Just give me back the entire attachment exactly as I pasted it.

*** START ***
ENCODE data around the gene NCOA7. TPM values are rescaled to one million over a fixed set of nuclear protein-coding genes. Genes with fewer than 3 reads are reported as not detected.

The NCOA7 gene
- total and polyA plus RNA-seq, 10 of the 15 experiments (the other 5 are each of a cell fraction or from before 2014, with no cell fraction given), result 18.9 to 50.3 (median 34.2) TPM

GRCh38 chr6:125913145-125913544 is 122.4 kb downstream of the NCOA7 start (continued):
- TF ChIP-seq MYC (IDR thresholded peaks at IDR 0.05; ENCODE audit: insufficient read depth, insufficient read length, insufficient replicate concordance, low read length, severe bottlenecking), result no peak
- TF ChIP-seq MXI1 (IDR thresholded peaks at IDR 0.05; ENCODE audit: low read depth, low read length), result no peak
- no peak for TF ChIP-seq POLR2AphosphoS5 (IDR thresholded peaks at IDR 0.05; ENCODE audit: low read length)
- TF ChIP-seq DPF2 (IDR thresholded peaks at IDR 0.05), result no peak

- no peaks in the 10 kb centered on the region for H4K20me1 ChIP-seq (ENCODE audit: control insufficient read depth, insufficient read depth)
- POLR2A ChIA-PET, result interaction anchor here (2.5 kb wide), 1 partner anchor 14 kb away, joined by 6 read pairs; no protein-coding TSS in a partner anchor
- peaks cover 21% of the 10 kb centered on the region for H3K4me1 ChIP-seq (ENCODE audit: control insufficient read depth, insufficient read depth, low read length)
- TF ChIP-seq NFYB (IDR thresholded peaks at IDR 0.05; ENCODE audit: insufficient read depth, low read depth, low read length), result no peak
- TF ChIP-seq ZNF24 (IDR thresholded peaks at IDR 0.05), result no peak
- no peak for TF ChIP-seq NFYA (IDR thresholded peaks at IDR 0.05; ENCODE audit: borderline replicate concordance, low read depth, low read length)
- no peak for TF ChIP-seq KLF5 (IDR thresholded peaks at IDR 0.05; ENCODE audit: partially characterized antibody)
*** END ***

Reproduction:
ENCODE data around the gene NCOA7. TPM values are rescaled to one million over a fixed set of nuclear protein-coding genes. Genes with fewer than 3 reads are reported as not detected.

The NCOA7 gene
- total and polyA plus RNA-seq, 10 of the 15 experiments (the other 5 are each of a cell fraction or from before 2014, with no cell fraction given), result 18.9 to 50.3 (median 34.2) TPM

GRCh38 chr6:125913145-125913544 is 122.4 kb downstream of the NCOA7 start (continued):
- TF ChIP-seq MYC (IDR thresholded peaks at IDR 0.05; ENCODE audit: insufficient read depth, insufficient read length, insufficient replicate concordance, low read length, severe bottlenecking), result no peak
- TF ChIP-seq MXI1 (IDR thresholded peaks at IDR 0.05; ENCODE audit: low read depth, low read length), result no peak
- no peak for TF ChIP-seq POLR2AphosphoS5 (IDR thresholded peaks at IDR 0.05; ENCODE audit: low read length)
- TF ChIP-seq DPF2 (IDR thresholded peaks at IDR 0.05), result no peak

- no peaks in the 10 kb centered on the region for H4K20me1 ChIP-seq (ENCODE audit: control insufficient read depth, insufficient read depth)
- POLR2A ChIA-PET, result interaction anchor here (2.5 kb wide), 1 partner anchor 14 kb away, joined by 6 read pairs; no protein-coding TSS in a partner anchor
- peaks cover 21% of the 10 kb centered on the region for H3K4me1 ChIP-seq (ENCODE audit: control insufficient read depth, insufficient read depth, low read length)
- TF ChIP-seq NFYB (IDR thresholded peaks at IDR 0.05; ENCODE audit: insufficient read depth, low read depth, low read length), result no peak
- TF ChIP-seq ZNF24 (IDR thresholded peaks at IDR 0.05), result no peak
- no peak for TF ChIP-seq NFYA (IDR thresholded peaks at IDR 0.05; ENCODE audit: borderline replicate concordance, low read depth, low read length)
- no peak for TF ChIP-seq KLF5 (IDR thresholded peaks at IDR 0.05; ENCODE audit: partially characterized antibody)